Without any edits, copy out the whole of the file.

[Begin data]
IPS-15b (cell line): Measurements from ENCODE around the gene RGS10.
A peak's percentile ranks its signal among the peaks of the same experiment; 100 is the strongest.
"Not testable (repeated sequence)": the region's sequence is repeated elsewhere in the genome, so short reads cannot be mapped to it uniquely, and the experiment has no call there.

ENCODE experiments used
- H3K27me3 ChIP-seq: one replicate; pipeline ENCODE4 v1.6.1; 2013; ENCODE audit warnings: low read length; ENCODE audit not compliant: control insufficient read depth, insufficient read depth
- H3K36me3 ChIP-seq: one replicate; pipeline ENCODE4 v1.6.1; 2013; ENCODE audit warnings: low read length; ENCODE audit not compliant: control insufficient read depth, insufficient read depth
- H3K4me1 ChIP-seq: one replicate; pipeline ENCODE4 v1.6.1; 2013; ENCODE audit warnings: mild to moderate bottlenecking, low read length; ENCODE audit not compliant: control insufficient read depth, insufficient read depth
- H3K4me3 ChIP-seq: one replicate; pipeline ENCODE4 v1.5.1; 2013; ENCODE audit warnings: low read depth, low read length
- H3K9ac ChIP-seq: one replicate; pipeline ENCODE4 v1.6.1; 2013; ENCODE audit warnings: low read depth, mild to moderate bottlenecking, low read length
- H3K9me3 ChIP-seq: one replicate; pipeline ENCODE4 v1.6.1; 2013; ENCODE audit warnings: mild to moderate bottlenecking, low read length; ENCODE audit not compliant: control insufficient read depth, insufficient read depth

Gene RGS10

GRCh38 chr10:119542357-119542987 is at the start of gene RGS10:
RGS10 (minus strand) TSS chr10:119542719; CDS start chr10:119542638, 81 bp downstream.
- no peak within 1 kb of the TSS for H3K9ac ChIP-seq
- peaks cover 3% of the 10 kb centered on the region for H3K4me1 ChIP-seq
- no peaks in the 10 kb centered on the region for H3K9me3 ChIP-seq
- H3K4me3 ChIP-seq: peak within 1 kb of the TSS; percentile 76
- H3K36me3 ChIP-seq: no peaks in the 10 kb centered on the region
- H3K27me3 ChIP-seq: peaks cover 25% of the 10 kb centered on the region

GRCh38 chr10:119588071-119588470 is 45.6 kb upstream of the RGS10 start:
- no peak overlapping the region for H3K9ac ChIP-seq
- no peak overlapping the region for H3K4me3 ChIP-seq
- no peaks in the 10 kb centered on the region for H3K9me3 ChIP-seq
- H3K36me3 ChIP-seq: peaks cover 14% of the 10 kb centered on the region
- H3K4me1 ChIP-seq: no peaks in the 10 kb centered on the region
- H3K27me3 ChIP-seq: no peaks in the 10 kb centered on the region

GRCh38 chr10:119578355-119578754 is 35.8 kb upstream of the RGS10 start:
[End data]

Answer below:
IPS-15b (cell line): Measurements from ENCODE around the gene RGS10.
A peak's percentile ranks its signal among the peaks of the same experiment; 100 is the strongest.
"Not testable (repeated sequence)": the region's sequence is repeated elsewhere in the genome, so short reads cannot be mapped to it uniquely, and the experiment has no call there.

ENCODE experiments used
- H3K27me3 ChIP-seq: one replicate; pipeline ENCODE4 v1.6.1; 2013; ENCODE audit warnings: low read length; ENCODE audit not compliant: control insufficient read depth, insufficient read depth
- H3K36me3 ChIP-seq: one replicate; pipeline ENCODE4 v1.6.1; 2013; ENCODE audit warnings: low read length; ENCODE audit not compliant: control insufficient read depth, insufficient read depth
- H3K4me1 ChIP-seq: one replicate; pipeline ENCODE4 v1.6.1; 2013; ENCODE audit warnings: mild to moderate bottlenecking, low read length; ENCODE audit not compliant: control insufficient read depth, insufficient read depth
- H3K4me3 ChIP-seq: one replicate; pipeline ENCODE4 v1.5.1; 2013; ENCODE audit warnings: low read depth, low read length
- H3K9ac ChIP-seq: one replicate; pipeline ENCODE4 v1.6.1; 2013; ENCODE audit warnings: low read depth, mild to moderate bottlenecking, low read length
- H3K9me3 ChIP-seq: one replicate; pipeline ENCODE4 v1.6.1; 2013; ENCODE audit warnings: mild to moderate bottlenecking, low read length; ENCODE audit not compliant: control insufficient read depth, insufficient read depth

Gene RGS10

GRCh38 chr10:119542357-119542987 is at the start of gene RGS10:
RGS10 (minus strand) TSS chr10:119542719; CDS start chr10:119542638, 81 bp downstream.
- no peak within 1 kb of the TSS for H3K9ac ChIP-seq
- peaks cover 3% of the 10 kb centered on the region for H3K4me1 ChIP-seq
- no peaks in the 10 kb centered on the region for H3K9me3 ChIP-seq
- H3K4me3 ChIP-seq: peak within 1 kb of the TSS; percentile 76
- H3K36me3 ChIP-seq: no peaks in the 10 kb centered on the region
- H3K27me3 ChIP-seq: peaks cover 25% of the 10 kb centered on the region

GRCh38 chr10:119588071-119588470 is 45.6 kb upstream of the RGS10 start:
- no peak overlapping the region for H3K9ac ChIP-seq
- no peak overlapping the region for H3K4me3 ChIP-seq
- no peaks in the 10 kb centered on the region for H3K9me3 ChIP-seq
- H3K36me3 ChIP-seq: peaks cover 14% of the 10 kb centered on the region
- H3K4me1 ChIP-seq: no peaks in the 10 kb centered on the region
- H3K27me3 ChIP-seq: no peaks in the 10 kb centered on the region

GRCh38 chr10:119578355-119578754 is 35.8 kb upstream of the RGS10 start: